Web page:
Word-processing programs' thesauri are so easily accessible that it can be hard to resist their siren call. Do I use mine? Yes, I do, in two specific and very distinct ways:

If I find I've used the same noticeable word more than twice within a few pages, I'll look for an alternative for one of the uses. But—and here's the important thing—if there's nothing that works as well, I'll leave the word I've used, because using a word whose meaning isn't precisely what I mean is far worse than dual usage. As I get older, I sometimes can't find the right word at all. I'll know it sounds like "obsess," for example, but means something else. What I'll do then is type in the word I think sounds close, using a different color font (or, if I'm writing in a notebook, I'll circle the word). If the right word doesn't come to me when I read through that new section the next morning (and often, thankfully, it does), I'll use the thesaurus to get closer to it. Usually, one of the alternate words will be closer and I'll click on that. Then I'll click on one still closer. I've found that this scavenger hunt eventually yields the word I'm seeking.

 

". . . consider narrative voice in a different way." —Lenard-Cook

 

To Euphemize or Not to Euphemize

One of my all-time favorite Monty Python sketches is the one about the parrot. You know, the one where the guy walks into the pet shop and says, "I'd like to buy a parrot," and the other guy says, "I have one right here," and points to a parrot that is obviously dead. "That parrot's dead," says the first guy. "Oh, no," says the second. "He's just pushing up daisies," and then, later, "He's at rest," and, "He's late" and "at peace" and "buying the big one."

In English, our most Puritanical of languages, no two topics have more euphemisms at their disposal than death and sex. Whether someone has passed on, gone to meet his maker, left us, or is still with us in our hearts, he's nonetheless, like that parrot, dead, dead, dead. And whether you're making the two-humped beast, love, or whoopee, it's still sex, sex, sex. Euphemisms may be considered polite elisions in certain circles, but in writing they're just another way of not saying what you mean. My advice: Say what you mean, and call that corpse what it is: dead.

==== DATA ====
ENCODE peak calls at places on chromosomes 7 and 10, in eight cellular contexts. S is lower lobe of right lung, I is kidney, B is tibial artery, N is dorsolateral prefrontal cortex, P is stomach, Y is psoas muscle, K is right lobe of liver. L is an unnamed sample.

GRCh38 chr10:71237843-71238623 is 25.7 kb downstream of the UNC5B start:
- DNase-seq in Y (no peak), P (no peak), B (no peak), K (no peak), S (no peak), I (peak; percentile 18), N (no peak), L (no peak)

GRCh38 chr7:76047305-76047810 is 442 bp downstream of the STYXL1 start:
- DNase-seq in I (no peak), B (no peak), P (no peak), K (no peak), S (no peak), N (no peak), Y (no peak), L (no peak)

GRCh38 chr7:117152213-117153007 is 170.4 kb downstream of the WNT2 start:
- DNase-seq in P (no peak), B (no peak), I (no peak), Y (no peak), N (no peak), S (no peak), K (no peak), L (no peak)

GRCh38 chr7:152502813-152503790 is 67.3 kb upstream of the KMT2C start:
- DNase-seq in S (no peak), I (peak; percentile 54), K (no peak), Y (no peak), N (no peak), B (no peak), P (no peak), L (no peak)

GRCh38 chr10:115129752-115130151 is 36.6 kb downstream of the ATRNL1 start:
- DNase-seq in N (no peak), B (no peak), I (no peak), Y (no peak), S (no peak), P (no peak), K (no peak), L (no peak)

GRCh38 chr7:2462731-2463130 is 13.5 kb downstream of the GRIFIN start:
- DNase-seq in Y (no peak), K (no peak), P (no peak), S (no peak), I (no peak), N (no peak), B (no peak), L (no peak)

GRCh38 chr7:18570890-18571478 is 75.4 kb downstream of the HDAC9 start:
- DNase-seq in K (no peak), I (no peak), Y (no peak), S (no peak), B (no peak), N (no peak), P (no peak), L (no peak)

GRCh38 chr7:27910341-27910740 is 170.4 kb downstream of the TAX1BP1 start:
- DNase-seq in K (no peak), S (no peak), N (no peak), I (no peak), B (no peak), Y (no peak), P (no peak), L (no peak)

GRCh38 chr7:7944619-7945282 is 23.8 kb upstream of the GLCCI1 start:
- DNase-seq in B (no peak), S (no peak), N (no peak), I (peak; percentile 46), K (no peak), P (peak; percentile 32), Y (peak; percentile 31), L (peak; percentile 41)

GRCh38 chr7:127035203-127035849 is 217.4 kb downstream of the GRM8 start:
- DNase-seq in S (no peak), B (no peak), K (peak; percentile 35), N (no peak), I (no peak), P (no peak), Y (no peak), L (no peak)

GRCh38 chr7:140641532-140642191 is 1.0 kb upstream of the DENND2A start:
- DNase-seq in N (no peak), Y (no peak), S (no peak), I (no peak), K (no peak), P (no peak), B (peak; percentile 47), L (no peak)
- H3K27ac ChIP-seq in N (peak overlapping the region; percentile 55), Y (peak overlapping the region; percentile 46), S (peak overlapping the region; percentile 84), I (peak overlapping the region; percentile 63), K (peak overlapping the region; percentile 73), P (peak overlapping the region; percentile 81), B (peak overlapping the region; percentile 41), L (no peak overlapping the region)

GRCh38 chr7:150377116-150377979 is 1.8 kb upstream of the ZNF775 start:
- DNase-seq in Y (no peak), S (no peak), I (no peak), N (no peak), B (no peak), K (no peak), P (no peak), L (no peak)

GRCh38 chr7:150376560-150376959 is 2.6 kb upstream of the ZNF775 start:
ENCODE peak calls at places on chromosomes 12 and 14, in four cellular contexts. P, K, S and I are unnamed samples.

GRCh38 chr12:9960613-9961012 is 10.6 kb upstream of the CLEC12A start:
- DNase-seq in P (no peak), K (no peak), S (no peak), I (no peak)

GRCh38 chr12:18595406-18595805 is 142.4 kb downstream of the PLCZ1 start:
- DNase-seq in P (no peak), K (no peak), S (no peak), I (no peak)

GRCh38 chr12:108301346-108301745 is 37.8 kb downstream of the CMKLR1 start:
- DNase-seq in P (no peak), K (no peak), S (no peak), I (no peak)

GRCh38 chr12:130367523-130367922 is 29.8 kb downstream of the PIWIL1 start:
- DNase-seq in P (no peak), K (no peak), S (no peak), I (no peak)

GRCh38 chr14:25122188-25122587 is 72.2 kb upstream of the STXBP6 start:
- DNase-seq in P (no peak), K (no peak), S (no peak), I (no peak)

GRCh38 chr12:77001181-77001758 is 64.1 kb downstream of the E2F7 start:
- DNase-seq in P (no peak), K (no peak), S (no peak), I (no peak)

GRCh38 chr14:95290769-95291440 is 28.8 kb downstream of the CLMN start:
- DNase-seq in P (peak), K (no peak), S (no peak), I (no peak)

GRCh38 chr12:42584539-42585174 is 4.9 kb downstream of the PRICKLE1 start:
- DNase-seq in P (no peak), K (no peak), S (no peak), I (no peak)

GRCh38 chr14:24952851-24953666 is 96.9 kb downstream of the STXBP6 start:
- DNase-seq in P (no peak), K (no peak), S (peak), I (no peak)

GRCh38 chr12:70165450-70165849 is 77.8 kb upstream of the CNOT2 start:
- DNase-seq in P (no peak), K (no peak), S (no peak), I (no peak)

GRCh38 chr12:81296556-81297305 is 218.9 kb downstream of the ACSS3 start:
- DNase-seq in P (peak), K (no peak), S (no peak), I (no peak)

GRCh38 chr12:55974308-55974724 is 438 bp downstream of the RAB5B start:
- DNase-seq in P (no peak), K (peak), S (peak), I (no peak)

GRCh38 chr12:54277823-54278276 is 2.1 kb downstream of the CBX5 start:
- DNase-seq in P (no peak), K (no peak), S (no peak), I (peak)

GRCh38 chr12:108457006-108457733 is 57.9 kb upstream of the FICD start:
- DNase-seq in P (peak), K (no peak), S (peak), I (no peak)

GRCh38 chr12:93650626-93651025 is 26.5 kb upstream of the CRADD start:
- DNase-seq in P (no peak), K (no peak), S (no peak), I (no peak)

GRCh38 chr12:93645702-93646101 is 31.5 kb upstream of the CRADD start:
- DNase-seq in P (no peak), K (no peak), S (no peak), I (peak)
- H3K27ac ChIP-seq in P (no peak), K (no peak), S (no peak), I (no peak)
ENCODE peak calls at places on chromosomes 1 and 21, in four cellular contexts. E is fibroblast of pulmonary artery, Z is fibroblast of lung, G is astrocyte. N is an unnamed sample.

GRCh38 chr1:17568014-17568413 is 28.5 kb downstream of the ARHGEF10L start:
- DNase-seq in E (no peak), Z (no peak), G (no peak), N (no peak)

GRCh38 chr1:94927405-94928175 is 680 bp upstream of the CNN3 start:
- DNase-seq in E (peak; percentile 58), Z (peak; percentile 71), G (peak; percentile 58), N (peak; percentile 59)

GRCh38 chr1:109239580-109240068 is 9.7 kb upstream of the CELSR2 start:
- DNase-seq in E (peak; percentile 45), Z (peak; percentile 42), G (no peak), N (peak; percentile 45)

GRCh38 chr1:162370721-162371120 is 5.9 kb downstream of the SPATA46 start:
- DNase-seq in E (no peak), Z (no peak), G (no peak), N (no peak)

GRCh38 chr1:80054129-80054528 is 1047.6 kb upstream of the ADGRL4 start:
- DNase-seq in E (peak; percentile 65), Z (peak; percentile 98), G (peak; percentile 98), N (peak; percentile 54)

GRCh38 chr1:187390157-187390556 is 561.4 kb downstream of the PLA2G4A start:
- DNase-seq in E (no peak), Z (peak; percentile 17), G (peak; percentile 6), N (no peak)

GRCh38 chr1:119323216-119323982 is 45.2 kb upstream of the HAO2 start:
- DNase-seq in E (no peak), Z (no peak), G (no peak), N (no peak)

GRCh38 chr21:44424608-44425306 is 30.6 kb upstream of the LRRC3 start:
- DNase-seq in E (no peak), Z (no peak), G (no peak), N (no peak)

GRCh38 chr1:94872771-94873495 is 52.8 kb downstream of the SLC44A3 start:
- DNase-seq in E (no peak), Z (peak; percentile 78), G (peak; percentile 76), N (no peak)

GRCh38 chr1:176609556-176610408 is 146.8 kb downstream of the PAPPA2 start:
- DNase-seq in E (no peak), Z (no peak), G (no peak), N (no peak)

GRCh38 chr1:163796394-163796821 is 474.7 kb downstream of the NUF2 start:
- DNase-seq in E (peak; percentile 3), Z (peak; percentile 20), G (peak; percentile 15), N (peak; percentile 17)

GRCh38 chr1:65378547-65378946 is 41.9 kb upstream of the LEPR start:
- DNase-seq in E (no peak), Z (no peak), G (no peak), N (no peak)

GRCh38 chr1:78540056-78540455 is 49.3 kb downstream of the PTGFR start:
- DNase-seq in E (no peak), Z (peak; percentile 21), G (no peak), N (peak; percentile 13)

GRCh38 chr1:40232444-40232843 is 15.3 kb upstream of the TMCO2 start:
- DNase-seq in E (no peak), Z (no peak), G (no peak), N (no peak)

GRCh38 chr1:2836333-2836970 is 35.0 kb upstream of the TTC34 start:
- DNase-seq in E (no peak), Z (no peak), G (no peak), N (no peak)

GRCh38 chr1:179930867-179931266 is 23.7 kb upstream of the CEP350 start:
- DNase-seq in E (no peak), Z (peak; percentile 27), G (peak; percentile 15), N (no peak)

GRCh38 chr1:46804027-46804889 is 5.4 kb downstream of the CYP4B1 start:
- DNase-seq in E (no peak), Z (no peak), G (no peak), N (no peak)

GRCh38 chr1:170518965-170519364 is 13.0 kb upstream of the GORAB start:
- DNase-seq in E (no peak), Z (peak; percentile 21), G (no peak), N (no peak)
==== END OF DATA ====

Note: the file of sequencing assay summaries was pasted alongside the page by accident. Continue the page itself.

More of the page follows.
Going Native

"Nah, chile, you doan wahn be doon dat," said Mammy. Poor Mammy! Not only is she a stereotype and a cliché, now I've put dialect in her long-suffering mouth. Mark Twain may have gotten away with it, but I would argue that the dialect in The Adventures of Huckleberry Finn is one of the book's main difficulties. A far better way to show dialect is in properly spelled words, carefully positioned. Here's my Mammy: "Now, child. You don't want be doing that." You can hear her just as well as the first Mammy, can't you? And this time, you weren't slowed down by the colloquial spelling.

Next month, we'll take a look at dialogue, the way our characters speak to each other

About Lisa Lenard-Cook Lisa Lenard-Cook’s novel Dissonance (University of New Mexico Press, October 2003) won the Jim Sagel Award for the Novel, was selected as a 2003 Book of the Year by the Pima County (Arizona) and Cincinnati Public Libraries, and was a Book Buzz selection of the Ramsey County (Minnesota) Public Library. Her newest novel , Coyote Morning, is published by UNM Press. Lisa taught writing at Fort Lewis College in Durango, Colorado throughout the 1990s, and now writes and teaches in Corrales, New Mexico. Visit her website, www.lisalenardcook.com for information about upcoming classes, appearances, and for writing inspiration.